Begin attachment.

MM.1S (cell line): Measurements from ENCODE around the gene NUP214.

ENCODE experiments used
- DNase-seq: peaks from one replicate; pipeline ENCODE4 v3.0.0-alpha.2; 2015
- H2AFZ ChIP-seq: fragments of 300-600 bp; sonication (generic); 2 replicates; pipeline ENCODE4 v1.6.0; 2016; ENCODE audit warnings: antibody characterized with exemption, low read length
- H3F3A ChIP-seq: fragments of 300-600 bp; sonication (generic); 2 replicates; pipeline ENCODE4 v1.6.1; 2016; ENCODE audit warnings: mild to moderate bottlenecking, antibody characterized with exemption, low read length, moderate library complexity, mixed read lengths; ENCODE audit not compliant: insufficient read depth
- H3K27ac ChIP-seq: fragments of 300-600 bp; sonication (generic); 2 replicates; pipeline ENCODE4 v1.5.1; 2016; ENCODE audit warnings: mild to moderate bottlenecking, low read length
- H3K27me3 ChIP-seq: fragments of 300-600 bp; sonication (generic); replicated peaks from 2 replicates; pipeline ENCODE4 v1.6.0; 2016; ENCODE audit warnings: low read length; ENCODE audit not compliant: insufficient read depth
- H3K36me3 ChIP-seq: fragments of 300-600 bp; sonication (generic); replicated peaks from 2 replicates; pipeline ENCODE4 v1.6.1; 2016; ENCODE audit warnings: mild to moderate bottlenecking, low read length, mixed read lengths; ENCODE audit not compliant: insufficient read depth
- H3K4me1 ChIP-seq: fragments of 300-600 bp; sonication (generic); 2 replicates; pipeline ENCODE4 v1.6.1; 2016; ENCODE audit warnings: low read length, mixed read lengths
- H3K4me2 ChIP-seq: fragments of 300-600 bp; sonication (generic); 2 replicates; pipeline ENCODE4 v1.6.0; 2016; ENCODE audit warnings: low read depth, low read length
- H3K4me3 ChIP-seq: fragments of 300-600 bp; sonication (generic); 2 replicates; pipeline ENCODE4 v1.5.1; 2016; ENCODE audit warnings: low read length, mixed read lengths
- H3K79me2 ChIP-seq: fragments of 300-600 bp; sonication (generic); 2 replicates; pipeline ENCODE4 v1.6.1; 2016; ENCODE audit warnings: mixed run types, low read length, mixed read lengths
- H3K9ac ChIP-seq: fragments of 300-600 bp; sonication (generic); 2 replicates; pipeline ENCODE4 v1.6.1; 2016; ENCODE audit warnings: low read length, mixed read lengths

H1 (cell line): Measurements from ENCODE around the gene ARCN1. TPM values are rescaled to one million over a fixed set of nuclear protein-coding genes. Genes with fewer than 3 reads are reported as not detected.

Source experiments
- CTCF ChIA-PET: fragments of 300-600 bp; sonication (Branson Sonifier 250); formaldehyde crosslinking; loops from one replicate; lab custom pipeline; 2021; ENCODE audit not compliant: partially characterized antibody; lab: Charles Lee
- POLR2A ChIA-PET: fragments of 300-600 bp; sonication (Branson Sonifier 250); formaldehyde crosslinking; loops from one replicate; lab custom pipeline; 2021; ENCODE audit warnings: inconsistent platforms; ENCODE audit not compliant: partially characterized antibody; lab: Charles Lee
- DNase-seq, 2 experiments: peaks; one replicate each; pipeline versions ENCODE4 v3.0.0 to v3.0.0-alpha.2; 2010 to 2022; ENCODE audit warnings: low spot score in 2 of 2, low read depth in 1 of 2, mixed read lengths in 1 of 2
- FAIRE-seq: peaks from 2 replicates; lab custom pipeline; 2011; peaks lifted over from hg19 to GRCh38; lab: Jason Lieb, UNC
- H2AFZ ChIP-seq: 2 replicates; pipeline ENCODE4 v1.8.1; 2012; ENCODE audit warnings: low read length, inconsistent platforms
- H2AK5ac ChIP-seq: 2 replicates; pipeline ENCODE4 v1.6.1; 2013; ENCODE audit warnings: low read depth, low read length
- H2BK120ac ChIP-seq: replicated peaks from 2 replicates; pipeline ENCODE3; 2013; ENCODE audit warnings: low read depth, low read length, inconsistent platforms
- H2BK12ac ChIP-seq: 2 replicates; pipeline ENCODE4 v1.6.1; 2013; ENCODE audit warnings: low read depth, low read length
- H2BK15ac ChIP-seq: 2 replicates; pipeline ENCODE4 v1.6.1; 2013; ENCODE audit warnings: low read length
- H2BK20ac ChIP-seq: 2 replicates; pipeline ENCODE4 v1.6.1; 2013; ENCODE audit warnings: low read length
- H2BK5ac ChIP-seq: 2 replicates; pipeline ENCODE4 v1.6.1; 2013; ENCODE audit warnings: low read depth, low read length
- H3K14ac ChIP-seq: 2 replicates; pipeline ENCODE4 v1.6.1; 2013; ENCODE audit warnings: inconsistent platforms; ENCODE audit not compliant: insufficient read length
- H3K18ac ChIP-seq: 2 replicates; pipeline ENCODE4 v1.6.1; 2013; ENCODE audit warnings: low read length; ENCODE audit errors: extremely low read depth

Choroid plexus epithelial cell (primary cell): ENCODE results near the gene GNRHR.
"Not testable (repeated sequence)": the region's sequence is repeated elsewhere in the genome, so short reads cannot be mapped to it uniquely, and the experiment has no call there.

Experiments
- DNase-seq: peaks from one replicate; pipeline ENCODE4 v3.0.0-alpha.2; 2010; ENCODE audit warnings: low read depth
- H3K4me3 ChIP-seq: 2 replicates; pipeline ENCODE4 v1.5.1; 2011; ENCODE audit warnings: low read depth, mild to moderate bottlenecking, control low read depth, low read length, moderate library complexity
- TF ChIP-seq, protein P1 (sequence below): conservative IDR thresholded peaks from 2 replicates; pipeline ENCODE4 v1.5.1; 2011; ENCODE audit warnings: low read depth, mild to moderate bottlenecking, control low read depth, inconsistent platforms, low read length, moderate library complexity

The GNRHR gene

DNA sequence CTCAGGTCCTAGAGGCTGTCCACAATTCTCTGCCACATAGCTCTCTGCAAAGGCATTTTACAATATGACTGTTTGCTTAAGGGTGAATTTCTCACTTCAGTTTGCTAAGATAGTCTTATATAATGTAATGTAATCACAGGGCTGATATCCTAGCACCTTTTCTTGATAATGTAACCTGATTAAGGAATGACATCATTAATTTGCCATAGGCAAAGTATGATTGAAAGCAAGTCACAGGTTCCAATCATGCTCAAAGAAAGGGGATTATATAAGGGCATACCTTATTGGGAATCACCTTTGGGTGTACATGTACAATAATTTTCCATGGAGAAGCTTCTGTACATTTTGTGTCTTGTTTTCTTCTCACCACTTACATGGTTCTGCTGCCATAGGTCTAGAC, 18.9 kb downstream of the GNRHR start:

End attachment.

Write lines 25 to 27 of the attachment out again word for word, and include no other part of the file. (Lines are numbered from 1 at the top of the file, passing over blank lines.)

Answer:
- H2BK20ac ChIP-seq: 2 replicates; pipeline ENCODE4 v1.6.1; 2013; ENCODE audit warnings: low read length
- H2BK5ac ChIP-seq: 2 replicates; pipeline ENCODE4 v1.6.1; 2013; ENCODE audit warnings: low read depth, low read length
- H3K14ac ChIP-seq: 2 replicates; pipeline ENCODE4 v1.6.1; 2013; ENCODE audit warnings: inconsistent platforms; ENCODE audit not compliant: insufficient read length